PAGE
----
How to Add Whiteboarding to Video Meetings
Enabling Virtual Team Collaboration in a Hybrid Workplace
Coming out of the pandemic, one thing is clear: employees will continue to work remotely and virtual teams will remain the norm. The resulting “hybrid workplace” delivers numerous benefits, but it also raises questions around virtual collaboration. Whiteboards for example are a staple of team collaboration. But meeting organizers have had a difficult time incorporating this important tool in virtual team meetings. What’s the solution?
As traditional offices are replaced by hybrid workplaces and employees spend more time working remotely, virtual meetings will become the rule rather than the exception. According to Gartner, by 2024 only 25% of business meetings will take place in person, a drop from 60% prior to the pandemic.Gartner Says Worldwide End-User Spending on Cloud-Based Web Conferencing Solutions Will Grow Nearly 25% in 2020 But can employees work together as effectively in a hybrid model? Do they have all the tools they need for successful collaboration when working remotely? If not, what can IT organizations do to support virtual collaboration in a hybrid environment?
Why IT is Key to Enabling Collaboration in a Hybrid Workplace
For geographically dispersed teams, collaboration requires a more intentional effort—with the support of information technology. Cloud-based software like Google Workspace and Microsoft 365 is designed to facilitate collaboration. Video technology—webcams, conference cameras, and cloud video platforms like Zoom and Microsoft Teams—enables people to meet face-to-face, wherever they happen to be.
But there are gaps.
For example, executives have learned they can't rely solely on video conferencing and file-sharing, according to Forrester analyst Andrew Hewitt.Roberto Torres:Salesforce is adopting hybrid work. Here's how businesses can follow suit. Hewitt notes in particular that employees miss the ability to collaborate together using whiteboards, something that generally only happens in person.
Given the importance of whiteboards for collaboration, this is an issue IT leaders should be thinking about. Specifically, how do you bring whiteboards into virtual meetings to support a hybrid workforce?
The Role of Whiteboards in Collaboration
Whiteboards are ubiquitous in meetings because they clearly serve an important function, especially in brainstorming and ideation. Whiteboards are useful for diagramming, illustrating concepts, freeform note-taking, organizing thoughts with sticky notes, etc. These collaboration tools can take various forms, including dry-erase boards, whiteboard walls, even glass panes.
In meetings, people often use presentations, spreadsheets, and other documents to share information and lead discussions. Hence, the popularity of Google Workspace and Microsoft 365. However, these tools are not suited for group brainstorming, especially when teams need to spontaneously explore concepts or visualize designs.
When people want to communicate visually, they often reach for a dry erase marker. And everyone’s attention turns to the whiteboard. In virtual meetings, however, this can be a problem.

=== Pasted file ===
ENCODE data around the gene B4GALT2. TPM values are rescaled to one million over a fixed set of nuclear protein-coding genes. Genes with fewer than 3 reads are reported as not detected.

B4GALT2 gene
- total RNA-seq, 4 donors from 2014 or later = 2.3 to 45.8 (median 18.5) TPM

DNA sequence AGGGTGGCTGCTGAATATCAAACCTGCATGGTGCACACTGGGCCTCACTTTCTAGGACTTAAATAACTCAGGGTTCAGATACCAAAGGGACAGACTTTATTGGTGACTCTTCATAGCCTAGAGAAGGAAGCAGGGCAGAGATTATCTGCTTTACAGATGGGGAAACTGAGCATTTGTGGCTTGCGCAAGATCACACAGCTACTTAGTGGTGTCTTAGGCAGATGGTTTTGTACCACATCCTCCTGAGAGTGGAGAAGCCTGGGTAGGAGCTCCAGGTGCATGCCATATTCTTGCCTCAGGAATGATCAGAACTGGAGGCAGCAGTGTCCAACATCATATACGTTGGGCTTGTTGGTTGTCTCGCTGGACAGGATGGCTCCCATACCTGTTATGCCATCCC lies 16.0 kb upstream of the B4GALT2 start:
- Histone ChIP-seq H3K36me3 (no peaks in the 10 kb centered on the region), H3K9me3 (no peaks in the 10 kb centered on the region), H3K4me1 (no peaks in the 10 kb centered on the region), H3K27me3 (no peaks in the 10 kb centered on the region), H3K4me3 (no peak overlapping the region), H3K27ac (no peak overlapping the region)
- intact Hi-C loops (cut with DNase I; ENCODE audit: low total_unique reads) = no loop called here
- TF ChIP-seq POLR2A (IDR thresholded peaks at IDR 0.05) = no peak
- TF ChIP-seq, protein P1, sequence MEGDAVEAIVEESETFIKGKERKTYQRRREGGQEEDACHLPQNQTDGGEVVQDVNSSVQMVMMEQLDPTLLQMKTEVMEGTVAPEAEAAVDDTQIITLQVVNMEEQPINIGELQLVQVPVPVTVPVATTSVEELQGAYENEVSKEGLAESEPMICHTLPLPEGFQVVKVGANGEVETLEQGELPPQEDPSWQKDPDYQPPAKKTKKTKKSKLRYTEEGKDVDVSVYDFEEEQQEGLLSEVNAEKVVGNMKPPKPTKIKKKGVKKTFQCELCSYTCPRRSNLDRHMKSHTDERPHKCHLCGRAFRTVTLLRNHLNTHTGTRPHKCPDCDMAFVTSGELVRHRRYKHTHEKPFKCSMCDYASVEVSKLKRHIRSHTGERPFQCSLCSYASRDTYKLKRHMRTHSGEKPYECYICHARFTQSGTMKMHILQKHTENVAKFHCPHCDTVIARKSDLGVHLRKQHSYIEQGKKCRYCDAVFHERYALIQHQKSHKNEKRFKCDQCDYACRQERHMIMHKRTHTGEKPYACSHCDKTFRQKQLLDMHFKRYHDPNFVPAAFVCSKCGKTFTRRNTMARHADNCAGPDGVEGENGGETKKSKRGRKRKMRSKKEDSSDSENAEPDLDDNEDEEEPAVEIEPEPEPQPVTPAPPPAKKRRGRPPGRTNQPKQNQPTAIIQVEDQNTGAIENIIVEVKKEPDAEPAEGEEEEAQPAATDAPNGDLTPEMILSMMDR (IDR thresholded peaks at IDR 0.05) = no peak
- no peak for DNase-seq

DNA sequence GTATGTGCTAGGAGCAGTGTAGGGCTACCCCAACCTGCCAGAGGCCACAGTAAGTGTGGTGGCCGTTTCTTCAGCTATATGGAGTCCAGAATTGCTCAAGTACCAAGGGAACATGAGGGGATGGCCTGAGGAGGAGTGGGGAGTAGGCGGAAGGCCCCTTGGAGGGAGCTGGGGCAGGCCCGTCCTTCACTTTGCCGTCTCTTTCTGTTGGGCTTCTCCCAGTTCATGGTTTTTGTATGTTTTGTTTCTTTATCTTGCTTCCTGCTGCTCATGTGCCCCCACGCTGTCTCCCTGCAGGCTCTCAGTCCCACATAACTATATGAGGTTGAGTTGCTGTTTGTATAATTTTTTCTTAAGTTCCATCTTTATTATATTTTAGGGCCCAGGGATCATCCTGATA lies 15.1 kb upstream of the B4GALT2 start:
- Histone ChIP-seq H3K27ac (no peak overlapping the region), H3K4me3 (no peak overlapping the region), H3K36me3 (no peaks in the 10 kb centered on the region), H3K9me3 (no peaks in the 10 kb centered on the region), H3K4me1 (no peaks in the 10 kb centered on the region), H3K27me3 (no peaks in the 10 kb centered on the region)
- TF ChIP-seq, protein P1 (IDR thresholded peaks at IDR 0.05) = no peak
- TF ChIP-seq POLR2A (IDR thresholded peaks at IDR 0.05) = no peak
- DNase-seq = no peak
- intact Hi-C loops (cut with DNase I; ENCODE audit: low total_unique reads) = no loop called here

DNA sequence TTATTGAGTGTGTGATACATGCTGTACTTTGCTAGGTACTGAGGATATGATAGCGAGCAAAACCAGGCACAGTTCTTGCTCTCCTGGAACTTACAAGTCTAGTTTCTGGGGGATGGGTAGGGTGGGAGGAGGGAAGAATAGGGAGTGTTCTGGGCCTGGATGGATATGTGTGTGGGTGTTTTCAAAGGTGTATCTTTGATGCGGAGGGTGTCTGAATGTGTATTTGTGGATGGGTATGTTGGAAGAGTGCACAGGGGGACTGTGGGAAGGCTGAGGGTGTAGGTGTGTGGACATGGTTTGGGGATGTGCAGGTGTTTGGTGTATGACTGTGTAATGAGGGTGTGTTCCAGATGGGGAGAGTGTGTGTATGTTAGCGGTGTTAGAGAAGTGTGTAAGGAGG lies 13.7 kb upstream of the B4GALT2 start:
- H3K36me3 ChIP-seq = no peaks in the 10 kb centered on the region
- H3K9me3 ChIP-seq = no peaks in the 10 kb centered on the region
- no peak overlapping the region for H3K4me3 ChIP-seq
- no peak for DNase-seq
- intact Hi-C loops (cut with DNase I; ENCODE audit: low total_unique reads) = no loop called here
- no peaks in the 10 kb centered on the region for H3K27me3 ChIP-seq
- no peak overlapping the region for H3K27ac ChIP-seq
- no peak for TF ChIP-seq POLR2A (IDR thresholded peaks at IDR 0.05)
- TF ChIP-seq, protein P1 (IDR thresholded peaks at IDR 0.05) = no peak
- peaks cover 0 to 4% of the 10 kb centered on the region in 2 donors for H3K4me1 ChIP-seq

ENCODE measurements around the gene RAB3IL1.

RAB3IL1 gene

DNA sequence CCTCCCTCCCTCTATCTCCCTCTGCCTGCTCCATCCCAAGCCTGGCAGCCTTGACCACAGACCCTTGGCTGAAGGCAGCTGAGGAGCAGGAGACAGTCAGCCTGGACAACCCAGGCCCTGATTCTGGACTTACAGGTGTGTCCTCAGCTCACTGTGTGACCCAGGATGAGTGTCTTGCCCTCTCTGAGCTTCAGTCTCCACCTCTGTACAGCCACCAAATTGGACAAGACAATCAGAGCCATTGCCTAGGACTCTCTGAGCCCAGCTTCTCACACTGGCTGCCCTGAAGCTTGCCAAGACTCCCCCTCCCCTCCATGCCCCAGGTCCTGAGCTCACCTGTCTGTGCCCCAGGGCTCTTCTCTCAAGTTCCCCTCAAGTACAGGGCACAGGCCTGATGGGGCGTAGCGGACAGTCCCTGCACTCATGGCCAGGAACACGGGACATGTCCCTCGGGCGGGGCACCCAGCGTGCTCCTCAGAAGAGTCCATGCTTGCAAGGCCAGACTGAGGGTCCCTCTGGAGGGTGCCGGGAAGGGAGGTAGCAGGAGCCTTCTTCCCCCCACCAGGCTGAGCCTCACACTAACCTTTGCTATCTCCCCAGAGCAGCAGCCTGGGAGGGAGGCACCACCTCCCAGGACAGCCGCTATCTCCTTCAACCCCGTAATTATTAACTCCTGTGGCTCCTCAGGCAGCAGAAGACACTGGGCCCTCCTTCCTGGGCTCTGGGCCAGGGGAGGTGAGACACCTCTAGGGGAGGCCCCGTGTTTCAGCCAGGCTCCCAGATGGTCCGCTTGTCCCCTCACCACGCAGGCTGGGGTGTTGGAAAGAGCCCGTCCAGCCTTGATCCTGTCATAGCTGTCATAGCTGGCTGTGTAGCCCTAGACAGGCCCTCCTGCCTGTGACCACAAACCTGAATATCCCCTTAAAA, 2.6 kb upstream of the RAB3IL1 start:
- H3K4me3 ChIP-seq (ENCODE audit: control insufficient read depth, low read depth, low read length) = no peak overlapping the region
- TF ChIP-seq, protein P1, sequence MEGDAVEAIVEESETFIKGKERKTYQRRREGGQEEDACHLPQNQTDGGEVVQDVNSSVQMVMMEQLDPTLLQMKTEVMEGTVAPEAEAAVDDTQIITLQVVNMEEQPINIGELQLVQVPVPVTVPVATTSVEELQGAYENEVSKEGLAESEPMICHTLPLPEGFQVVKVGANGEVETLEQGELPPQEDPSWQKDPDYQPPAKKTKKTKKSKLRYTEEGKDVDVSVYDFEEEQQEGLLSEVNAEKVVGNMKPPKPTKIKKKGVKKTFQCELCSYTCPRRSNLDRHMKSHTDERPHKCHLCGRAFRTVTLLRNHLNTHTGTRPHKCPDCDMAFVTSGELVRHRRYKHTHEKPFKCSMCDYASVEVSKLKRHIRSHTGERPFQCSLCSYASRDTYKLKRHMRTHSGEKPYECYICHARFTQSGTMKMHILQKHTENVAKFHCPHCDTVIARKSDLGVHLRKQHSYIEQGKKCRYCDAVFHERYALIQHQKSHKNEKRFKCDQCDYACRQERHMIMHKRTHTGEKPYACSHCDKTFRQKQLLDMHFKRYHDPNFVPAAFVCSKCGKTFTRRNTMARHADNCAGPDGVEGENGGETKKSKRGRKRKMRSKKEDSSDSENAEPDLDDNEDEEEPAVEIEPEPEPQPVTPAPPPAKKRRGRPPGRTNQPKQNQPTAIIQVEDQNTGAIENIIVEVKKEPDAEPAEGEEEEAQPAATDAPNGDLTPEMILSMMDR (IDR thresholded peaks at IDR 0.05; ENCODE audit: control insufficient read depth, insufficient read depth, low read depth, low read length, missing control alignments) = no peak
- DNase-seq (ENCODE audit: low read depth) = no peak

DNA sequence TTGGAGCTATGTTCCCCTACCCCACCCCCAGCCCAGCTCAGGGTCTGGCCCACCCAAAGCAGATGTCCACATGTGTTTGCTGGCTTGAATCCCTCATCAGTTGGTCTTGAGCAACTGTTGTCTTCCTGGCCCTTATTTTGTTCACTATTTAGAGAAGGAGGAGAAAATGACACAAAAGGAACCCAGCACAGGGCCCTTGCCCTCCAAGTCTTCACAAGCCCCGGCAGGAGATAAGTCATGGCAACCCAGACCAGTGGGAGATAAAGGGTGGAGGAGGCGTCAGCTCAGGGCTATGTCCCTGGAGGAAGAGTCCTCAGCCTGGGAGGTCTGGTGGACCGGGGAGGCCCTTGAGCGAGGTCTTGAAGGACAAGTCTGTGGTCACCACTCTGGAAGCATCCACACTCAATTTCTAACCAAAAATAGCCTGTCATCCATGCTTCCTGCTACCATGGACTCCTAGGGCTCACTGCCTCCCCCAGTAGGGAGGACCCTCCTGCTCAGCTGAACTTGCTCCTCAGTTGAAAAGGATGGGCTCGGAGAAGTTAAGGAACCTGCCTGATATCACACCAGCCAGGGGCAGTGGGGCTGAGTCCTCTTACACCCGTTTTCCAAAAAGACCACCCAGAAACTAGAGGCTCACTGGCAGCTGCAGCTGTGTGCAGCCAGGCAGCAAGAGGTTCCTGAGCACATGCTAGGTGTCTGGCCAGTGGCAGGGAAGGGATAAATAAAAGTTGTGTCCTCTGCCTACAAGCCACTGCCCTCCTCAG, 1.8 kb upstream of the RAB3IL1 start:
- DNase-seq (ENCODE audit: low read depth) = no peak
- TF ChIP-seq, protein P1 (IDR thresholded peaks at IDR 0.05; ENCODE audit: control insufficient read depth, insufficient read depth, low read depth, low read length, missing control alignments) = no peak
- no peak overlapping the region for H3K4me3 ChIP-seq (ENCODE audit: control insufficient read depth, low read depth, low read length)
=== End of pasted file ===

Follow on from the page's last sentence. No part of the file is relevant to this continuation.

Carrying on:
Challenges with Virtual Whiteboarding
Lacking an elegant way to bring the whiteboard into a video meeting, people have tried various approaches. For example, a meeting organizer may point the conference camera at the whiteboard. But this seldom works well. The person writing on the whiteboard will likely block part of the view. Even when that person steps out of the frame, the whiteboard can be hard to read because of glare or a skewed perspective.
Sometimes a person in the room will take photos of the whiteboard and send the photos to everyone in the meeting. At best, that’s a minimally effective way to capture notes and it doesn’t enable remote participants to actively participate in what’s happening on the whiteboard.
In the end, people who are not in the room tend to feel left out whenever a whiteboard is used in a video meeting. As a result, their input and opinions, while valuable, are not part of the brainstorming session. It doesn’t have to be that way.
Ensuring Everyone Has a Seat at the Table
In a hybrid model, organizations need to ensure remote employees have access to the same information that in-office employees do.Hybrid-Remote: understanding nuances and pitfalls Successful collaboration depends on the ability of people to share ideas. A diversity of opinions and perspectives is helpful, even necessary. Everyone’s voice should be heard.
The goal of virtual collaboration should therefore be to ensure everyone in the meeting is an active participant in the process. IT can play a valuable role here. By enabling or improving collaboration in a hybrid workspace, IT can take steps to “democratize” the meeting experience, including:
- Redesigning digital and physical workspaces so remote workers do not feel like “second-class members of the workforce".Stefan Hammond: Hybrid Working Needs More Than Digital Enablement
- Equipping all meeting spaces for collaboration by providing video conferencing equipment; room solutions like Microsoft Teams Rooms, Zoom Rooms, or Google Meet; dry erase whiteboards; and specially designed whiteboard cameras.
With the lessons learned from remote working, executives and employees are touting the benefits of the hybrid workplace. But to ensure these benefits continue to accrue, organizations will need to follow through on their plans to invest in tools for virtual collaboration (like Logitech Scribe). If they do, both organizations and employees will reap the rewards.